Virginia Tech gunman acted alone, police say
The man who shot dead a police officer before turning the gun on himself at Virginia Tech's campus acted alone, investigators have said.
Police spokeswoman Corinne Geller says they are still trying to determine why Officer Deriek Crouse was attacked.
She told journalists the gunman ran from the scene on Thursday and changed clothes before taking his own life.
The university was the site of the worst US school shooting, in 2007, when a gunman killed 32 people and himself.
Ms Geller told Friday's news conference that the gunman was not a student at Virginia Tech.
But she declined to say more until the medical examiner confirms his identity and next of kin are notified.
Suspect on tape
Investigators have found no link between the gunman and Officer Crouse, a married father of five and 39-year-old Army veteran. The policeman was attacked while performing a routine traffic stop in a car park shortly after midday on Thursday.
The student driving the car had pulled up beside Officer Crouse, who was inside the police car.
The gunman, who was not linked to the car that was pulled over, walked up and opened fire at close range, before fleeing on foot.
It is not known where the officer was wounded or if he was wearing body armour. He did not return fire. However, a video camera inside the officer's vehicle captured footage of the suspect.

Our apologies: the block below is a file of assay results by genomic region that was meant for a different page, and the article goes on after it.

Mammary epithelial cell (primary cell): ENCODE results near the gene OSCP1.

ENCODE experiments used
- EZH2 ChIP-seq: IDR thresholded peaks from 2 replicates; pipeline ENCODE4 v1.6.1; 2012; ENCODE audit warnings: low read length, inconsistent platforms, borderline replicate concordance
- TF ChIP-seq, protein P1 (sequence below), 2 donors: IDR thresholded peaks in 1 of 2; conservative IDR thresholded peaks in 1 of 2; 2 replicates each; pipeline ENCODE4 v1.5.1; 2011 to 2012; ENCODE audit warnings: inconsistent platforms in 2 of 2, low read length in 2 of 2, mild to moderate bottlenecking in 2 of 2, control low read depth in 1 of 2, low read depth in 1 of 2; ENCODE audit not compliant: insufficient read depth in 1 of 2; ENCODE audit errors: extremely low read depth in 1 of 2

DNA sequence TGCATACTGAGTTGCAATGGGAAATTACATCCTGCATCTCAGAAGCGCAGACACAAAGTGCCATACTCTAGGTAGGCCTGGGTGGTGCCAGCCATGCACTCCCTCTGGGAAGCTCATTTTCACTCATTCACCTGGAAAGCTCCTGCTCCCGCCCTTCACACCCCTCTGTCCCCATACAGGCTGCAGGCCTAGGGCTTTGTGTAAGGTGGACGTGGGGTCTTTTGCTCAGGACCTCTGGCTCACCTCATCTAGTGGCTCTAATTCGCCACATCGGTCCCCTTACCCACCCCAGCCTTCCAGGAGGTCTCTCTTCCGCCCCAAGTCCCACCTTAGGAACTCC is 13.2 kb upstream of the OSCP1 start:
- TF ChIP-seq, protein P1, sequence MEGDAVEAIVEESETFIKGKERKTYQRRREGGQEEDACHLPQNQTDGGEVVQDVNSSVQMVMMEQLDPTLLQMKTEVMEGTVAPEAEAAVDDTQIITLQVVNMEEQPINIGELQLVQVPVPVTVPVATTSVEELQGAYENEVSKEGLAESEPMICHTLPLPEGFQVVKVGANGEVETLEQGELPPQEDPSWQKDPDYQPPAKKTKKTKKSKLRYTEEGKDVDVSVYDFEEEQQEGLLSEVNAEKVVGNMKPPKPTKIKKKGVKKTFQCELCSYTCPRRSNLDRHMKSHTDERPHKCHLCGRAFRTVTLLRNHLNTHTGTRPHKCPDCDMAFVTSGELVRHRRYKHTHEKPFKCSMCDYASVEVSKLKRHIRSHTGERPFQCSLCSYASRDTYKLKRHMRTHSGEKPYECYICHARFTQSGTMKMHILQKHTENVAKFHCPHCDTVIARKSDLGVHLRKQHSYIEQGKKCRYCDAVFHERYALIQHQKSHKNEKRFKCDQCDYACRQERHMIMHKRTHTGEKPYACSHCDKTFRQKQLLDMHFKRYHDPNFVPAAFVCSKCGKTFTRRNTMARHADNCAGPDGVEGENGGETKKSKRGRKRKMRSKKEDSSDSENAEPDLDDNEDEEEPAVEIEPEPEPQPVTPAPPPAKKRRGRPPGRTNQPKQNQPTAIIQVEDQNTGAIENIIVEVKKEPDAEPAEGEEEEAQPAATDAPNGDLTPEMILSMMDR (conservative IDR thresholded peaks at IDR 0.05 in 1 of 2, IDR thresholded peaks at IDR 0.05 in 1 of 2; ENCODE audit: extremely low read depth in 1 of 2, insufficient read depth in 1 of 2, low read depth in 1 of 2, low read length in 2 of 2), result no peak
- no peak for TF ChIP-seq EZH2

Ms Geller said the shooter then changed his clothes in an effort to escape the police, taking off a jumper and woollen cap. He put them in a backpack and left it behind a greenhouse.
He was later spotted by another policeman in a nearby car park. He was alone and looked "suspicious", reports say.
As the policeman approached, the man disappeared from sight and was found on the ground, apparently having shot himself. The gun was found close to the body.
Ms Geller said it is likely the assailant had stolen a rental car at gunpoint about 15 miles from Blacksburg, earlier on Thursday.
On Friday, Virginia State Police said in a news release that "ballistics evidence testing has officially linked the two fatal shootings".
An official vigil is planned on Friday night.
About 150 students gathered in a candlelight vigil on Thursday evening at the campus memorial for the shootings of four years ago.
"Our hearts are broken again," said university President Charles W Steger.
Officer Crouse received an award in 2008 for his commitment to the department's efforts to deter drink-driving. He was trained as a crisis intervention officer and a defensive tactics instructor.
He was one of about 50 officers on the campus force and had served there for four years, joining about six months after the 2007 massacre.
That tragedy prompted the university, which has about 30,000 students, to implement a highly sophisticated security alert system.
After Thursday's initial report of gunfire, the procedure was activated. Texts and emails were sent to staff and students warning them to stay indoors.
The campus was placed on lockdown for several hours as police Swat teams scoured the area.
The bloodshed came on the same day as Virginia Tech appealed against a $55,000 (£35,200) fine imposed by the government for not reacting quickly enough to the 2007 massacre.
Thirty-two people died in April that year when a 23-year-old South Korean, Seung-Hui Cho, went on a gun rampage before turning the weapon on himself.